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John Campbell (2011). Consciousness and Reference.

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  1.  42
    Shape Perception in a Relativistic Universe.Peter Fisher Epstein - 2018 - Mind 127 (506):339-379.
    According to Minkoswki, Einstein's special theory of relativity reveals that ‘space by itself, and time by itself are doomed to fade away into mere shadows’. But perceptual experience represents objects as instantiating shapes like squareness — properties of ‘space by itself’. Thus, STR seems to threaten the veridicality of shape experience. In response to this worry, some have argued that we should analyze the contents of our spatial experiences on the model of traditional secondary qualities. On this picture—defended in recent (...)
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    Why Externalist Representationalism is a Form of Disjunctivism.Laura Gow - 2018 - Ratio 31 (S1):35-50.
    Externalist representationalism is touted as a superior rival to naïve realism, and yet a careful analysis of the externalist representationalist's analysis of our ordinary perceptual experiences shows the view to be far closer to naïve realism than we might have expected. One of the central advertised benefits of representationalist views in general is that they are compatible with the idea that ordinary, illusory and hallucinatory perceptual experiences are of the same fundamental kind. Naïve realists are forced to deny the ‘common (...)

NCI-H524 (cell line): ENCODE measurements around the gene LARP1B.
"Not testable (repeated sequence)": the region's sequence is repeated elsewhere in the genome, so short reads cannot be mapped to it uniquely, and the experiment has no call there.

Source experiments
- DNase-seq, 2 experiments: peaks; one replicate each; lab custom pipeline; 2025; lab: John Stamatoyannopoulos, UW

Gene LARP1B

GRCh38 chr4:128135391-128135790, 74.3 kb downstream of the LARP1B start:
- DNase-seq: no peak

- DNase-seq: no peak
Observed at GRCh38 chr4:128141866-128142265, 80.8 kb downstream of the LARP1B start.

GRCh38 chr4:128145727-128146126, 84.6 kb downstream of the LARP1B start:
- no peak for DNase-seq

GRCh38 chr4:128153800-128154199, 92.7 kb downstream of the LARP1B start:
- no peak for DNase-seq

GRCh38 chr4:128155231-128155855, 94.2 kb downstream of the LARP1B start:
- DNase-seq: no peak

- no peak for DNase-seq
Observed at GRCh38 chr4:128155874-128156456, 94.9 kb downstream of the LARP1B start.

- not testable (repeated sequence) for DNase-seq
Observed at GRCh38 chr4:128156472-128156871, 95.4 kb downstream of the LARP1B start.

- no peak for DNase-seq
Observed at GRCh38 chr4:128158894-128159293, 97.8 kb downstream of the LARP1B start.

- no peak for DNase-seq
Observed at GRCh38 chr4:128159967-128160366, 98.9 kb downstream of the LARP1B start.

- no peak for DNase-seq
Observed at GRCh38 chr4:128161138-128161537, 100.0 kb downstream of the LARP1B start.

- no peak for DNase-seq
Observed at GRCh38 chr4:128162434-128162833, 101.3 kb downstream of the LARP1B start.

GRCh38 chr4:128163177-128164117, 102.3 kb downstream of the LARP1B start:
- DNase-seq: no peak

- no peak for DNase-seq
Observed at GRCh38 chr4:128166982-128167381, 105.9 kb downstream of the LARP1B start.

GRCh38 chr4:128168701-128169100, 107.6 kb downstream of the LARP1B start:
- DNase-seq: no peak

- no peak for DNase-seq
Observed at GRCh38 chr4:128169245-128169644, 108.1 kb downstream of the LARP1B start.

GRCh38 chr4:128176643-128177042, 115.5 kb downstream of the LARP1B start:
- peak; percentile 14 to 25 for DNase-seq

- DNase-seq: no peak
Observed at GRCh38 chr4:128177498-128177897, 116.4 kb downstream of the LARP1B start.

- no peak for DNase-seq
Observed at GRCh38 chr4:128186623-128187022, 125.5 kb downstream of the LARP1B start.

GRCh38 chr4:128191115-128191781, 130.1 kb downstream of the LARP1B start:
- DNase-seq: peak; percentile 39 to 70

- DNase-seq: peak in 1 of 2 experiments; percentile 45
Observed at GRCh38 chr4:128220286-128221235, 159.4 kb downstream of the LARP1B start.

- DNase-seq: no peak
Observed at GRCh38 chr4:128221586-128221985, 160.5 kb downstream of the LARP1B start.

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    A Nonconceptualist Reading of the B-Deduction.Roberto Horácio de Sá Pereira - 2017 - Philosophical Studies 174 (2):425-442.
    In this paper, I propose a new nonconceptual reading of the B-Deduction. As Hanna correctly remarks :399–415, 2011: 405), the word “cognition” has in both editions of the first Critique a wide sense, meaning nonconceptual cognition, and a narrow meaning, in Kant’s own words “an objective perception”. To be sure, Kant assumes the first meaning to account for why the Deduction is unavoidable. And if we take this meaning as a premise of the B-Deduction, then there is a gap in (...)
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